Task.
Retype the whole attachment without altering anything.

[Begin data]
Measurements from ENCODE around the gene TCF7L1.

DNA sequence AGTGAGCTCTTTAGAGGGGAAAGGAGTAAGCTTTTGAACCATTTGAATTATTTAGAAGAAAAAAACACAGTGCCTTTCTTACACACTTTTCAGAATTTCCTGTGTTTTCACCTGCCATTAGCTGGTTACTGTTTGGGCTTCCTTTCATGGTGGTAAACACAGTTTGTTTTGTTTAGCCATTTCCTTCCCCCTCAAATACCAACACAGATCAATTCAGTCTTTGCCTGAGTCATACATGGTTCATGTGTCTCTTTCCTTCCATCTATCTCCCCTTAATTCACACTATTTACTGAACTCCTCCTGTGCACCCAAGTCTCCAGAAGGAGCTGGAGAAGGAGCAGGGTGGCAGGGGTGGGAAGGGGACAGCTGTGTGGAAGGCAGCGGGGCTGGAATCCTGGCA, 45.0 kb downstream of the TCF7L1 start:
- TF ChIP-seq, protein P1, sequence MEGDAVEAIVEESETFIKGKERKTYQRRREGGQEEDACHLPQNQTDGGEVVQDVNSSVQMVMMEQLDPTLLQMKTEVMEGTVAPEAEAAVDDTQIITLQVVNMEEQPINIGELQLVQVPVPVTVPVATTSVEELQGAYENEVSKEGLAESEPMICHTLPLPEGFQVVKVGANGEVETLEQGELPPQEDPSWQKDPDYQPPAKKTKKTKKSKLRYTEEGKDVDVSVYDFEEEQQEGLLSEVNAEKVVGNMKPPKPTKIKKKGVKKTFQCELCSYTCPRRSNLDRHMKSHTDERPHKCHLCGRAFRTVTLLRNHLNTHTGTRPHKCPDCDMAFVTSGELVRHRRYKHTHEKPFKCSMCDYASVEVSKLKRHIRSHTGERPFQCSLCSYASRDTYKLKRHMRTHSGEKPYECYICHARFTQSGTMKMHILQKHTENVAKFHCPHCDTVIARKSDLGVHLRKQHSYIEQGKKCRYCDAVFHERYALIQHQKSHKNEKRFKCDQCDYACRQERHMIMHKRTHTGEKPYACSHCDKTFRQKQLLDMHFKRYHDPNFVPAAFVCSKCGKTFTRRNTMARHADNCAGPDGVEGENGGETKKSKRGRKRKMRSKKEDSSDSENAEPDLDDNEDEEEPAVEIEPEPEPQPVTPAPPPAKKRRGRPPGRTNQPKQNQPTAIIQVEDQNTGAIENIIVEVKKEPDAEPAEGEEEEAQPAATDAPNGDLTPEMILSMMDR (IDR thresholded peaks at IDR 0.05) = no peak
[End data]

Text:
Measurements from ENCODE around the gene TCF7L1.

DNA sequence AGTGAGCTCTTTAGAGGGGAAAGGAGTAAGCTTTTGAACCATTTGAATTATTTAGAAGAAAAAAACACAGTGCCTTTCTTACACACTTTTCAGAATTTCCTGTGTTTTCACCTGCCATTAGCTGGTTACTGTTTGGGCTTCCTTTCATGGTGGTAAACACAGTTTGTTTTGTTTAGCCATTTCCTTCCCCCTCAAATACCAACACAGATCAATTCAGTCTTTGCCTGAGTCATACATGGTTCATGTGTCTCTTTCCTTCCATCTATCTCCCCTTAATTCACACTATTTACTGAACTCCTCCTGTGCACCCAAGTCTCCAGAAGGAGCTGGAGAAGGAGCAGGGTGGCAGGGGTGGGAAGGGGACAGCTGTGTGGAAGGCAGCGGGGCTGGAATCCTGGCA, 45.0 kb downstream of the TCF7L1 start:
- TF ChIP-seq, protein P1, sequence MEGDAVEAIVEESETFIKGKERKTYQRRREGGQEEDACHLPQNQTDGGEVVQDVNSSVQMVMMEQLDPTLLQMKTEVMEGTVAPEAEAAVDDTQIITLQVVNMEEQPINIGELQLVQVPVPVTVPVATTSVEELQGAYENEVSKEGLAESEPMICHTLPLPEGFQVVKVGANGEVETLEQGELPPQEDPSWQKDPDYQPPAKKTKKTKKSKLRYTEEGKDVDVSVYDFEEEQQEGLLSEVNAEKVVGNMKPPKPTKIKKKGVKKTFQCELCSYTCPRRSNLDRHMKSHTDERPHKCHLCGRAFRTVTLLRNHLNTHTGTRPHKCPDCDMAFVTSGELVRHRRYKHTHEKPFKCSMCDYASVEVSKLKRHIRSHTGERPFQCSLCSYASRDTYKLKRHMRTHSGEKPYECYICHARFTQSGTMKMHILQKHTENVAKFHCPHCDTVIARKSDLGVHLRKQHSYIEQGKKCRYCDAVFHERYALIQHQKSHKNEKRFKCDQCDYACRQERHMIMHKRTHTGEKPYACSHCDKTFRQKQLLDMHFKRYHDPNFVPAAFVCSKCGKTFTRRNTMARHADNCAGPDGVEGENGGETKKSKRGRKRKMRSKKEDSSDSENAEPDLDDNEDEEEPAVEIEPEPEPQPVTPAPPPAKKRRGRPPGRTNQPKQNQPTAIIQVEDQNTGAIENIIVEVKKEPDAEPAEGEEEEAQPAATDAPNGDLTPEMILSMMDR (IDR thresholded peaks at IDR 0.05) = no peak